I don’t believe that Donald Tricarico, as you say, “glorifies guido”. Tricarico is a sociologist who has spent time trying to understand aspects of the larger Italian American community that often gets manipulated by the media.  Guido culture is not something the media created; in fact, Italian American culture, for better or worse, has created Guido culture, and that I believe is something that must be investigated and understood before we can move further in any discussion. Dr. Tricarico, as any good social scientist describes Guido culture for those who are interested.  He doesn’t “Love it” or Hate it. 


     

    I can understand your anger and your fear at the recent dominance of this culture’s representation in the media.  Once again, a small segment of the Italian American population is getting the attention that the major part of Italian American culture has never respectfully received.  This has been one of the greatest problems that our community has faced, and one that we hope to address through intellectual investigation and through the promotion of alternative artistic and media works.  This has been the foundation of what has been produced by the Calandra Institute since its inception and one of the reasons I was drawn to my current affiliation. 


    I find the Calandra Institute’s wording of this upcoming participation in the upcoming colloquium to be accurate and appropriate.  Guido culture is something that is “non-traditional” and represents the way a number of Americans of Italian descent have chosen to identify themselves as being Italian American.  No one ever said they represent the whole of the culture, and actually, within Dr. Tricarico’s work, you will find the information you need to more cogently critique what you see as a negative representation of Italian American culture.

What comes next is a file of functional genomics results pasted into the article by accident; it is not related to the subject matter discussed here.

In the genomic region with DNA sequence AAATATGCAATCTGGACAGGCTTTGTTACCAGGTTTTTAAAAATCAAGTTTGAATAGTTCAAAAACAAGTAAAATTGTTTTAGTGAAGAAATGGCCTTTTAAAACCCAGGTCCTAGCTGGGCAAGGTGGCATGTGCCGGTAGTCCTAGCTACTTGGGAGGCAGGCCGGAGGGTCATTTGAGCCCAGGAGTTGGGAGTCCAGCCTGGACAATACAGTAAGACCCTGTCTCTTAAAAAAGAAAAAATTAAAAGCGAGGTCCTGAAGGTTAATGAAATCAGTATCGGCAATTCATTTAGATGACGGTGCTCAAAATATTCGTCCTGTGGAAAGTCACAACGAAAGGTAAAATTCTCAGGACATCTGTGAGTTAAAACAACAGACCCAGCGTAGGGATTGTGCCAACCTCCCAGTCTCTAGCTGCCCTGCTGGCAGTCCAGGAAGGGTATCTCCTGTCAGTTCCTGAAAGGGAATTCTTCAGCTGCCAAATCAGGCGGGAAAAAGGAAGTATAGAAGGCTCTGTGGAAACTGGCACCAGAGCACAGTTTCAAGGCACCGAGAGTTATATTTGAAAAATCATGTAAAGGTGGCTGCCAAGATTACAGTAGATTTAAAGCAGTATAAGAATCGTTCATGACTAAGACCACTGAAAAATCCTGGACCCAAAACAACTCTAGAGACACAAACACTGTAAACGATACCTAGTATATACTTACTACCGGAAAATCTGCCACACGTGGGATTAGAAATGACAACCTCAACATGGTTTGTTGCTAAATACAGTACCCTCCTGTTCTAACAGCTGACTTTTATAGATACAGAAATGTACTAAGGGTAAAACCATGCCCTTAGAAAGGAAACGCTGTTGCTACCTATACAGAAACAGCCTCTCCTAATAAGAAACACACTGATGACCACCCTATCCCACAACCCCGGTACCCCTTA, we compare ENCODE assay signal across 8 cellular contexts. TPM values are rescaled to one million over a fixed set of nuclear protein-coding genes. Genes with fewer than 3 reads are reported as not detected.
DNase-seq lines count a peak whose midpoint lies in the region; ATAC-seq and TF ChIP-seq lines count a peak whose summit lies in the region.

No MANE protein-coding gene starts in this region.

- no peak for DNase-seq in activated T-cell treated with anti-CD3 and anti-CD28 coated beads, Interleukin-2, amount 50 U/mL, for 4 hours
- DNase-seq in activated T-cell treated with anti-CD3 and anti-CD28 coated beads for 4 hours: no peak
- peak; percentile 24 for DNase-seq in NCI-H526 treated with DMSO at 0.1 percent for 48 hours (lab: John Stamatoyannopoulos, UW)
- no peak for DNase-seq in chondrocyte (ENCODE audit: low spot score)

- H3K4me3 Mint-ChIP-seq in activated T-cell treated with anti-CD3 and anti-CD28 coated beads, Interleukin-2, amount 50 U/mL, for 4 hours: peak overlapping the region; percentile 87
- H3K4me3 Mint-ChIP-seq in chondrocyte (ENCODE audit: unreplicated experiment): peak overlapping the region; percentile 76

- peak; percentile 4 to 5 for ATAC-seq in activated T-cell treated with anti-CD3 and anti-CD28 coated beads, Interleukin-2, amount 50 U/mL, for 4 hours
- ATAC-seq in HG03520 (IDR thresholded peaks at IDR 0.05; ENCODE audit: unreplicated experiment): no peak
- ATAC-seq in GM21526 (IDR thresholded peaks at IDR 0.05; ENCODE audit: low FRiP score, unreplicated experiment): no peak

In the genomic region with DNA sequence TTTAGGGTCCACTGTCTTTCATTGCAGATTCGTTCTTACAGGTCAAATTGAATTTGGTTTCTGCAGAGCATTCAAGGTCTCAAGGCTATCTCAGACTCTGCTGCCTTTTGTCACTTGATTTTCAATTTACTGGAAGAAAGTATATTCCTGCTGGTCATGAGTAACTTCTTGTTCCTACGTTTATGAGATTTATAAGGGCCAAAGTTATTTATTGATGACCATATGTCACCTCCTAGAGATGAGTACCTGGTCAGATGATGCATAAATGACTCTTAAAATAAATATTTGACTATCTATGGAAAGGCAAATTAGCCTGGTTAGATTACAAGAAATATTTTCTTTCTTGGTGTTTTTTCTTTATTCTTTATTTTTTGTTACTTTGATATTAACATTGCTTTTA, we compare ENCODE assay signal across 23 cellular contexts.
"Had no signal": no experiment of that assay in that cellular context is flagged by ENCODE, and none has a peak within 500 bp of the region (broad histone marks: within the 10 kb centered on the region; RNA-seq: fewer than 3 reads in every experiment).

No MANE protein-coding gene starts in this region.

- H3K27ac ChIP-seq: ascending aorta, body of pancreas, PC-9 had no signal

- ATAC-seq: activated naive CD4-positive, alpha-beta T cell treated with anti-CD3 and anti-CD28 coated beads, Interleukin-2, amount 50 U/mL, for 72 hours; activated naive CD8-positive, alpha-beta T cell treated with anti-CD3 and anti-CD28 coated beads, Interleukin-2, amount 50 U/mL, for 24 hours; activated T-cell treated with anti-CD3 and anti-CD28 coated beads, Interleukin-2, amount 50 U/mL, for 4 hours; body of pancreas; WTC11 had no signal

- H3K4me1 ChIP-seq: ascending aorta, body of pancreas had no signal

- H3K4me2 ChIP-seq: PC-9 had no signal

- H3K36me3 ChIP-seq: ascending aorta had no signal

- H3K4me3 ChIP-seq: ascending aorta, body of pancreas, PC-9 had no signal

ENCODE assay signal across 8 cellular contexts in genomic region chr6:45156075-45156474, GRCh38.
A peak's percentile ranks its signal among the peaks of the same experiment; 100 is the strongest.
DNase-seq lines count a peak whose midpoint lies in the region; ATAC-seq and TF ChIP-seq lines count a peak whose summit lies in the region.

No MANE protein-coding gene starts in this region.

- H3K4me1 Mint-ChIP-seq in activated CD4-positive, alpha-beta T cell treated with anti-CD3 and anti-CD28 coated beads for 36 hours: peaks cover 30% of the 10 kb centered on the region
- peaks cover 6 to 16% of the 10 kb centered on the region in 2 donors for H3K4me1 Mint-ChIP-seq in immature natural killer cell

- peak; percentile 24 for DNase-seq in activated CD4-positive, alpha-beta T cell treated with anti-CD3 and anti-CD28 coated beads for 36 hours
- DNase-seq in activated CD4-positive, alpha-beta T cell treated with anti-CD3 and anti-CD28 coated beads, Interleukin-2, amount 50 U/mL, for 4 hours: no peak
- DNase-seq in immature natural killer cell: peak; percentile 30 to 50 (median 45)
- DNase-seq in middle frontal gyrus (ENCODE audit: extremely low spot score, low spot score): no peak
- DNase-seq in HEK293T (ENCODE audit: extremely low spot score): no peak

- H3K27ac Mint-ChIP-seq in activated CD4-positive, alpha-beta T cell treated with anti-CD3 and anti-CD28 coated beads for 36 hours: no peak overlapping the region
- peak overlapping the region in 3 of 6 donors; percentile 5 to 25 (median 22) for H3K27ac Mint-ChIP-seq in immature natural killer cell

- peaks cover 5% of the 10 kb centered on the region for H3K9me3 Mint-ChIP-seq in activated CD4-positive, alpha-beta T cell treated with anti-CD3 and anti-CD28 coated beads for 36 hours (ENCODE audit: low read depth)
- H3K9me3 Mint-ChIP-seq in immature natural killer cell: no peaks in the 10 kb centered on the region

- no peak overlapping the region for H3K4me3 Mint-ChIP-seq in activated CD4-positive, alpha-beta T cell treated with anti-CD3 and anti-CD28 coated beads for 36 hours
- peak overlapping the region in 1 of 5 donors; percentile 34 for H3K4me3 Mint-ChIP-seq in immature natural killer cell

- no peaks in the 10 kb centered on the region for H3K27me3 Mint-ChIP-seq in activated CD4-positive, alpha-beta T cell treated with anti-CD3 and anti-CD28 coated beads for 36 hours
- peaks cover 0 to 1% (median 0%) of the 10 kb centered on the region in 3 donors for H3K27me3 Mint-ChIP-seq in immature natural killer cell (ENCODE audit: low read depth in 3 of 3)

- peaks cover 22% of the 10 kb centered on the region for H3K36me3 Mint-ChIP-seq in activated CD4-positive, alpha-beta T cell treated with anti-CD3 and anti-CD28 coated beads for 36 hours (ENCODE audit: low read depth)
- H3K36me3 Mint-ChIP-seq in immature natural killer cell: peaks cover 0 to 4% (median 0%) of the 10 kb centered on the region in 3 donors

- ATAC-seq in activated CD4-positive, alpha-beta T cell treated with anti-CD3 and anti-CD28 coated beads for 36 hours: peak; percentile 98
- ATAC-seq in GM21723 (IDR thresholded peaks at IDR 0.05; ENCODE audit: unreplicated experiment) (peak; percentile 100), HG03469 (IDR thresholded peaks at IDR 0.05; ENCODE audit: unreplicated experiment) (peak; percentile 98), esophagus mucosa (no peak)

Whatever it is one feels about Guido culture, all Italian Americans share some responsibility for having created it.  Whether those inside Guido culture have created their identities out of arrogant animosity toward what some consider to be traditional representations of Italian American culture--both within and without the Italian community--or through some interpretation based on attentive admiration of publicly presented versions of Italian American culture, what needs to be examined is just what is and what isn’t Italian or American about Guido culture, and what is or isn’t of our own creation.  That is what I feel is the work at hand.


    I have many students who feel that Guido culture does not represent them, the same way that most Italian Americans feel that gangster culture does not reflect them.  I also have students who feel comfortable within versions of Guido culture.  This is simply a reality that such a colloquium will enable us to examine. 


    I have never once publicly applauded the MTV television program that has brought attention back to this culture, and I do not accept your interpretation of a recent misquoting of my response to one reporter as enthusiastic support of it.  In fact, I simply said that it is just more of what MTV has been throwing out for years without much protest from other communities.   The reporter mistook my interpretation of “guappo” for “guido” and that’s where some of the confusion might lie.